—The rate of interest is generally in proportion to that of profits. Where industrial investments bring 12 per cent. to 15 per cent., it would be foolish to claim that one ought to borrow money at 4 per cent. to 5 per cent. The trade in money would, in fact, cease, if it could not take place under conditions similar to those prevailing in other industries. When, on the contrary, capital employed in agriculture and manufactures brings a return of 5 per cent. to 6 per cent., a moderate interest, say from 3½ per cent. to 4 per cent. is generally sufficient for the capitalist. Where the profits from agriculture are considerable, as in many of the western states, the remuneration of labor and of capital is high. Interest is high as well as wages. In Great Britain, on the contrary, where manufacturers, in order to become rich, must operate on immense quantities, the profit being very small on each fraction, capital obtains only a moderate interest. The abundance produced by the treasures accumulated by industry makes capital less in demand there than labor.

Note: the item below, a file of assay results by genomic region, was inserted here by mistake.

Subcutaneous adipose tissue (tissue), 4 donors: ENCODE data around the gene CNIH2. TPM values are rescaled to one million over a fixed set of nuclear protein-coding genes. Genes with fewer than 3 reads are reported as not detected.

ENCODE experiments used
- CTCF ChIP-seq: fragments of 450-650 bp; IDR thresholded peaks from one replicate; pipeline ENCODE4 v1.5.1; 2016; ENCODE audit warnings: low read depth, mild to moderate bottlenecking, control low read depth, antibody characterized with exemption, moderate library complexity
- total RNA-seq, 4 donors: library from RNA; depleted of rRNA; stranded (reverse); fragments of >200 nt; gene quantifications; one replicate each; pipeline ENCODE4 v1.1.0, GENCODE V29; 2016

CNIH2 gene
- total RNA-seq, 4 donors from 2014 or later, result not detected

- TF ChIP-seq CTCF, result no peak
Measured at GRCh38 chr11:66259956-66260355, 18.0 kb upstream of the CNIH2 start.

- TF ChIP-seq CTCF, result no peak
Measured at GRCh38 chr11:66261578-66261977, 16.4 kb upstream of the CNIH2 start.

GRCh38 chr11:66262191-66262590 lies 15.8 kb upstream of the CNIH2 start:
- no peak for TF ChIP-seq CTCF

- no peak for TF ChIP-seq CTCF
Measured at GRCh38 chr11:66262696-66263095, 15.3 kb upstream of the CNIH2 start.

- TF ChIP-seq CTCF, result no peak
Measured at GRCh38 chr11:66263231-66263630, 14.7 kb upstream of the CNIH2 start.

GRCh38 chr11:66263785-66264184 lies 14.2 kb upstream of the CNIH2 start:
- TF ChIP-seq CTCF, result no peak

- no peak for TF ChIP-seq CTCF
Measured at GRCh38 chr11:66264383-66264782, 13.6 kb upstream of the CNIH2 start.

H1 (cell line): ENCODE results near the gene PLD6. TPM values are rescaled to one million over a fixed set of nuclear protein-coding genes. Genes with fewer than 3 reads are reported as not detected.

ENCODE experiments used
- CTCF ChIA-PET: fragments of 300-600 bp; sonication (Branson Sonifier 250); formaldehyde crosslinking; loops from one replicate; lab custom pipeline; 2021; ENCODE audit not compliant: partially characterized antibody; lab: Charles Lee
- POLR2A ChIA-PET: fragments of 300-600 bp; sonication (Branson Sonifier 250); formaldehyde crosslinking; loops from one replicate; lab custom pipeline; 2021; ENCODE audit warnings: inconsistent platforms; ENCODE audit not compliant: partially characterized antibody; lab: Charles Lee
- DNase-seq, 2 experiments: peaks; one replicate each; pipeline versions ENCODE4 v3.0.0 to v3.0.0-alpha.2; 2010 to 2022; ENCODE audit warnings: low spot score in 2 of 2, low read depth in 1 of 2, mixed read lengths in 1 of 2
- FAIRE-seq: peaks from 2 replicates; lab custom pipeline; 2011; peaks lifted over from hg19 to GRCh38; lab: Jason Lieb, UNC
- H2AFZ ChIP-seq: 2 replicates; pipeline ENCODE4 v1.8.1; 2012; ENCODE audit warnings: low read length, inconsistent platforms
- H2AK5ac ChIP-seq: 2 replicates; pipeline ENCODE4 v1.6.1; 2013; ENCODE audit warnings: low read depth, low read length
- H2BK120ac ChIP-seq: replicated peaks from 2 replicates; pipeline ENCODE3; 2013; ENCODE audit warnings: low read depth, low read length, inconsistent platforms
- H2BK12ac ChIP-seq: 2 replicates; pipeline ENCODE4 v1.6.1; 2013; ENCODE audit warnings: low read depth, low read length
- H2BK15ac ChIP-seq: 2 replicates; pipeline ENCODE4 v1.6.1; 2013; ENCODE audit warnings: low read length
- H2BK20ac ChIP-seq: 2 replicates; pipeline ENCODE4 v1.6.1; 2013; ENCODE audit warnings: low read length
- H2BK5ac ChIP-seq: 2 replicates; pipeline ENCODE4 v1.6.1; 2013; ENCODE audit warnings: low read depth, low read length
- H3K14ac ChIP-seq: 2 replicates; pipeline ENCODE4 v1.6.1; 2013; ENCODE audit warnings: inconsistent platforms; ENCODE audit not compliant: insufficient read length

—Harmony of these diverse functions in society can only result from liberty. It is liberty which has caused the growth of manufactures and has given wings to commerce. Liberty can alone regulate the interest of money, to the satisfaction of everybody. Capital can have no other master than itself; and its tyranny will be best avoided by not seeking to reduce it to slavery. A just balance will here arise from the relations naturally established between men and not from the laws they may be tempted to enact.